Taking a break from the Next Big Thing to share this article, which was published today on http://www.tasmaniantimes.com. Cheers.
Tony Abbott should have had a pretty good week last week; by rights; he probably thinks he has. He was handed the date of the next federal election on a platter by a Prime Minister who desperately needs to claw back some ground in the polls, and who (by announcing the election date) has given the Coalition a fairly sound opportunity to verify its policy and fiscal credentials over the next two hundred days. There’s a better than even chance that Abbott may be our next Prime Minister, although a lot can happen in seven months. However, comments made by him on Australia Day, during a speech delivered in Adelaide, should give people cause for considerable concern in the event that we wake up on September 15th with a new occupant in the Lodge.
These comments have not, to my knowledge, been reported at all in the media, apart from a brief mention on crikey.com.au, which is where I happened to read them. This is the extract from Abbott’s speech, quoted verbatim on Crikey yesterday:
It is a proud people that you are joining. We had inauspicious beginnings. The first lot of Australians were chosen by the finest judges in England, not always for good reasons, and from that rather inauspicious beginning we have become a rich, a free and a fair society …
I don’t know the context in which the speech was delivered; it sounds like it was possibly a citizenship ceremony, or something similar. Those circumstances are not particularly important. For my purposes with this little article, the first half of the third and final sentence is the important bit.
Abbott is someone who often seeks to portray himself as a ‘man of the people’. He is a volunteer firefighter; Christopher Pyne puffed his chest out last year and reported that his leader had recently helped a blind man run in a Marathon. In 2009, he spent time in the remote indigenous community of Aurukun and helped with several community services. Part of his public appeal strategy, it seems, is to roll the sleeves up, set his face to Concentrate and muck in. Perhaps he is no different from other politicians in this respect; they want to remain ‘in touch’ with their electorate. Or so the reasonably simple orthodoxy goes.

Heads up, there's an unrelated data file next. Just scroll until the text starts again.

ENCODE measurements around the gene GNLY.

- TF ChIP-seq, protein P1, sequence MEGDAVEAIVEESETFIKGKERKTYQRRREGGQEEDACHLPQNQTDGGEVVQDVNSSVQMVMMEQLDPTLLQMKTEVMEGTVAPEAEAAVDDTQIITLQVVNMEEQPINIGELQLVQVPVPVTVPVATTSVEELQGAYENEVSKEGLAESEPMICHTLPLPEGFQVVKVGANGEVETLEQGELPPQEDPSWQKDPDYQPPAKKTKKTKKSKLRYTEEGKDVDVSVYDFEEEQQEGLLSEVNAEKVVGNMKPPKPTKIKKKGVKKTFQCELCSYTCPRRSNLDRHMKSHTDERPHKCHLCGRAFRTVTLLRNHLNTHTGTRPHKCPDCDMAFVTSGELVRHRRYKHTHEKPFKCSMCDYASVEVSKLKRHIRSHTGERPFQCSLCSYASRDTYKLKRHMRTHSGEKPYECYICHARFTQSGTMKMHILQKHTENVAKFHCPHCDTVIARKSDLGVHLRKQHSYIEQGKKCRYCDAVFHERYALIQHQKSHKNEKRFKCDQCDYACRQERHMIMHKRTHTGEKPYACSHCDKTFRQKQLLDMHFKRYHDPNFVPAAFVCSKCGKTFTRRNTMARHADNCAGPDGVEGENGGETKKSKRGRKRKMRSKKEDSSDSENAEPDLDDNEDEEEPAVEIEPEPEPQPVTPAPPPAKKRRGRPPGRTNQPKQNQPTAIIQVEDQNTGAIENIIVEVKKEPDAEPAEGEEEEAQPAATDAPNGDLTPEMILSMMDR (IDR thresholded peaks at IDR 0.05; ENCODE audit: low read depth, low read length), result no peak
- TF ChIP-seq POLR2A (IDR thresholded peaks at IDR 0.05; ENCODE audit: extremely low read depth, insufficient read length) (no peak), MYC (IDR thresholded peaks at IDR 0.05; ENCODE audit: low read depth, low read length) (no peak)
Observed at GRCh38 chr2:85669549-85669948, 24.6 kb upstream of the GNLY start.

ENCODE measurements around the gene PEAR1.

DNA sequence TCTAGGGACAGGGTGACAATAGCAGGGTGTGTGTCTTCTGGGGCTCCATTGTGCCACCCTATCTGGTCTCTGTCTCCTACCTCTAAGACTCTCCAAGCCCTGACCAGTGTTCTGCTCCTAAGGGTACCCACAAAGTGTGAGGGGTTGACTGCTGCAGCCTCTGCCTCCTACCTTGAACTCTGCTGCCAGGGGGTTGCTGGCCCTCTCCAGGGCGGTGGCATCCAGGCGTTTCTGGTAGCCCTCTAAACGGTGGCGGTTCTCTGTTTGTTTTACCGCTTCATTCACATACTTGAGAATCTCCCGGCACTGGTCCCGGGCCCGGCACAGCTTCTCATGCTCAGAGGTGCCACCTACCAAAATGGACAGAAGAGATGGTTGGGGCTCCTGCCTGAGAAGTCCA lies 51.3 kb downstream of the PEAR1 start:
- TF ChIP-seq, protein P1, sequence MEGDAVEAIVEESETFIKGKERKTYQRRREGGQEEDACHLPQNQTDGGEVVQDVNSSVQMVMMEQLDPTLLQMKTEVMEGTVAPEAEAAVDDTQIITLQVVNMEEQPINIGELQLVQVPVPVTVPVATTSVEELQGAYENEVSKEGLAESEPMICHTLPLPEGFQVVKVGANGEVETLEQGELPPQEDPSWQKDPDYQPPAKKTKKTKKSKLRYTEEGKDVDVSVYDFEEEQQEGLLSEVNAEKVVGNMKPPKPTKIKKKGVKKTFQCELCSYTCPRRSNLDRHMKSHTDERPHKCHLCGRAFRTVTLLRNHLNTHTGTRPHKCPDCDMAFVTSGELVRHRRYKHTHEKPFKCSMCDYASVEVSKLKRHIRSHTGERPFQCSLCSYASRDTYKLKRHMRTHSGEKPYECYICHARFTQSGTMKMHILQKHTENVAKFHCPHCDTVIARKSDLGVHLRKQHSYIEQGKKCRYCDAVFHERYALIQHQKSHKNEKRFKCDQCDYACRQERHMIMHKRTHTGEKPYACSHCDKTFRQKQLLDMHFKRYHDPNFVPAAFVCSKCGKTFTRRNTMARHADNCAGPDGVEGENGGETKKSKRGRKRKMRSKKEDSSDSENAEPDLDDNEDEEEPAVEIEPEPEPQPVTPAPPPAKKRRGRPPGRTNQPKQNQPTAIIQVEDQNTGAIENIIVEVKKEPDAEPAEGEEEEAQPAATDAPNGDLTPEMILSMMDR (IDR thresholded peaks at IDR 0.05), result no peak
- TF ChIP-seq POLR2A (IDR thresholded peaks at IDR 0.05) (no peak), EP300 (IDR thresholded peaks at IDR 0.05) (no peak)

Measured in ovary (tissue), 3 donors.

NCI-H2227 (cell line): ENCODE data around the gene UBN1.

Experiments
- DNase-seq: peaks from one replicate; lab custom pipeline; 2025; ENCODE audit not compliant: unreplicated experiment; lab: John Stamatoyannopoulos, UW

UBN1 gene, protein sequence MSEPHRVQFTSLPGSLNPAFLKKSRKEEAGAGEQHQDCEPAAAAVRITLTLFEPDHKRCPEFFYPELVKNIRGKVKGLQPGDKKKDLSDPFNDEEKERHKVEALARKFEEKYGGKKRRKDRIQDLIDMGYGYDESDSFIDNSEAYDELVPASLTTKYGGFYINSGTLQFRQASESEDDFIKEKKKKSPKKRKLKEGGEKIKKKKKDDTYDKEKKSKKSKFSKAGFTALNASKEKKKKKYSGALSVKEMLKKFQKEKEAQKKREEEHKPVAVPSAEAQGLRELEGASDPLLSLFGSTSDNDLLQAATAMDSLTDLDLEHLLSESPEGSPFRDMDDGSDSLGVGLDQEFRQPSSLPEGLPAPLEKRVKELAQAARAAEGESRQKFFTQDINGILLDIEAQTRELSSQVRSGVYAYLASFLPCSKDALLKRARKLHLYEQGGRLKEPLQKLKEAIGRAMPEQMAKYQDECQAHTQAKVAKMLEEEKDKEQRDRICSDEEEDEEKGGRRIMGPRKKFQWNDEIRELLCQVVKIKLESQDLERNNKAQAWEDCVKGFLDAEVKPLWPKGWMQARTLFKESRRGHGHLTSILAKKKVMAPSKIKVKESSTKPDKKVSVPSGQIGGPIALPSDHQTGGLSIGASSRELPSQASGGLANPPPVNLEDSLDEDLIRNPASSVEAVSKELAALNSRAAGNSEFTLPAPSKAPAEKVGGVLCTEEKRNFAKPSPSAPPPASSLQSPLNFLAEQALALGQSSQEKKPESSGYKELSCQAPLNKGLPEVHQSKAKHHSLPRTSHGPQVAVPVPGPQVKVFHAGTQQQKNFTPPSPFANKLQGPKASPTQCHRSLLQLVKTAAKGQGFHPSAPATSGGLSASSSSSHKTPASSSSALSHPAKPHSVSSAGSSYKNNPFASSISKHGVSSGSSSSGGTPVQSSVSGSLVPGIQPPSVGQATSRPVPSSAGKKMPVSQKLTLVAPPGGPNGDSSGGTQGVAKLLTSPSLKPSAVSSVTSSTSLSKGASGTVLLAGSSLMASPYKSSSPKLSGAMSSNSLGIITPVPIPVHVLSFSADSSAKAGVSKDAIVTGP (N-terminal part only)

This makes it very hard, indeed perhaps impossible, to place his comments above into any kind of helpful context. An enlightened, educated person living in Australia in 2013 must have considerable difficulty ascribing to the view that ‘the first Australians’ to arrive on the land of this country were convicts. Such a view flies in the face of decades of widely reported archaeological findings, of decades of reconciliation initiatives, of matters that are considered in historical archives to be factually accurate. This is notwithstanding that the term ‘Australian’ is itself a European appellation, drawn from Latin; I concede this and use the term here purely for convenience. The first occupants of our country would not have known this name and convicts transported here were not referred to as such either.